Cross-sector collaboration can unlock financial inclusion for all

by Akinwale Goodluck, Deputy CEO, AfricaNenda - 27 September 2021

As we look forward to the official launch of AfricaNenda in October 2021, we have been putting our heads together to identify project opportunities and build partnerships to facilitate the deployment and adoption of instant payment systems across the continent.

We have had the privilege of engaging as thought partners with prominent stakeholders, particularly during a series of thought-provoking round tables in September. In the last few months, we have also had the unique opportunity to gather insights from diverse stakeholder groups on financial inclusion and the role of digital financial services in achieving this goal.

AfricaNenda’s role in the ecosystem has been further validated with every conversation, and we are charged with renewed enthusiasm and commitment to our mission with every passing day. I would like to take the opportunity to share with you some of what we have been learning during this time.

Clearing the speed bumps on the highway to the digital economy

As Africans, we have always innovated to find solutions that are adapted to our everyday lives, and we have leapfrogged past legacy solutions in the rest of the world – for instance, on renewable energy with pay-as-you-go systems.

However, to seize the opportunities presented by the digital economy and the Fourth Industrial Revolution, we must ensure that our citizens are digitally connected and financially included. Financial inclusion is imperative for decent jobs, inclusive growth and the continued reduction of poverty.

Every African government has financial inclusion high on its agenda, and many have set ambitious targets and devoted significant parts of their budgets to achieving these targets. Still, progress is not rapid enough.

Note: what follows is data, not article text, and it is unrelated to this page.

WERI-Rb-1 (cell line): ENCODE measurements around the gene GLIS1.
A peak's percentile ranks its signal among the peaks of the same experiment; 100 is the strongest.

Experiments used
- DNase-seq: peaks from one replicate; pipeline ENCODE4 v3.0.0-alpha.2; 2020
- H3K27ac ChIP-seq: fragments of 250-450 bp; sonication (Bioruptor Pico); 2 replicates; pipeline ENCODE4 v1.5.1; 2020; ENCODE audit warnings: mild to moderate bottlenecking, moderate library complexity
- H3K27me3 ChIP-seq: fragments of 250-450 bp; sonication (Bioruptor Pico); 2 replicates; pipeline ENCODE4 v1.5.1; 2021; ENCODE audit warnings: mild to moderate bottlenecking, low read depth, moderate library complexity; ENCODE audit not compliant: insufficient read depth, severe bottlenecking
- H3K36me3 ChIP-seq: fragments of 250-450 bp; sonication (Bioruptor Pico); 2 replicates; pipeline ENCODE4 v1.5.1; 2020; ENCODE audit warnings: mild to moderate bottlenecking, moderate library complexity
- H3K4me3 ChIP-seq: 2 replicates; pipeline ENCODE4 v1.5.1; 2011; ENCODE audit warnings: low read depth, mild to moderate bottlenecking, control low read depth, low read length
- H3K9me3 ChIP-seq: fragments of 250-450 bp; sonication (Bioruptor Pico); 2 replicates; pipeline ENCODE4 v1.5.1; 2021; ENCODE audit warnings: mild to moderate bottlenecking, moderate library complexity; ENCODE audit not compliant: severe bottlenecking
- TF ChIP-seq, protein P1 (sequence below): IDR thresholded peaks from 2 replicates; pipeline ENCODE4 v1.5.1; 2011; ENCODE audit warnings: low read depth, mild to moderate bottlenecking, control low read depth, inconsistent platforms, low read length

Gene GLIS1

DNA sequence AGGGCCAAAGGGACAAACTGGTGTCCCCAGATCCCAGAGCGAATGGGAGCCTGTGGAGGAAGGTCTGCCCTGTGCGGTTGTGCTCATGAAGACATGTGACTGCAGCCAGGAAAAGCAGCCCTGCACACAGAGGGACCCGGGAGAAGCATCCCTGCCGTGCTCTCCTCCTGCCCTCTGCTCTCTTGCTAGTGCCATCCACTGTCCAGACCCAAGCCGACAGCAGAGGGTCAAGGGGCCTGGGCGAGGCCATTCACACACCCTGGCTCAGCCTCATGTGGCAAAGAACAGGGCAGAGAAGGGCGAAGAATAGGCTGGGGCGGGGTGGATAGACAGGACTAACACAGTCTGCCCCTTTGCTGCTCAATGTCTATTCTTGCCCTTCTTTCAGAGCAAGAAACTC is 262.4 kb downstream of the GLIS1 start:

Picture credit: Fiona Graham/WorldRemit

Our problem is not a lack of knowledge. Knowledge, innovation and foresight exist in great abundance in Africa. The root cause of the slow progress in achieving financial inclusion is, typically, narrow cross-sector competition.

Banks and mobile money operators have built silos and moats around themselves in several markets, instead of working together to build the bridges and rails of an inclusive digital economy.

Even where bridges exist, they are often prone to significant barriers. National “switches”, which enable the interoperability of multiple payment providers, banks and mobile money operators to send and receive payments, are often hobbled by low transaction thresholds and extensive know-your-customer (KYC) requirements that put their use out of reach for anyone but the financially upwardly mobile.

All the while, the most vulnerable members of society continue to struggle to access safe and easy payment methods and build better livelihoods for themselves.

How to get the basics right for financial inclusion through cross-sector collaboration

Conversely, rapid progress ensues where central banks, financial regulators and market actors such as commercial banks, mobile money operators, merchants and payment operators have instead chosen the path of collaboration to get the fundamentals of an open, inclusive instant payment system right – benefiting the most vulnerable and the entire ecosystem.

For instance, Ghana’s Interbank Payment and Settlement Systems (GhIPSS) is an inclusive instant payment system that has led to digital transaction volumes more than doubling every year from the first quarter (Q1) of 2019 to the first quarter of 2021. Transaction volumes were almost 29 million in Q1 2021 (around the same number as Ghana’s population of ~30-million), and digital payments reached a total volume of ~$12-billion in Q1 2021, a whopping 70% of Ghana’s Q1 GDP.

Picture credit: Ndiwulira

This type of financial inclusion revolution can and will take place in every country across Africa.

When financial service providers (including mobile money operators) are incentivised to provide payment solutions to their customers, people will have access to easy, low-cost payment methods, and merchants and others will be able to grow their businesses by accepting them.

AfricaNenda is here to accelerate that payments transition – and ensure that it serves all members of society. To learn more about our work, or to start building an inclusive instant payment system, don’t hesitate to reach out to me, our CEO, Dr Robert Ochola, or my fellow deputy CEO, Sabine Mensah. #IAmAfricaNenda

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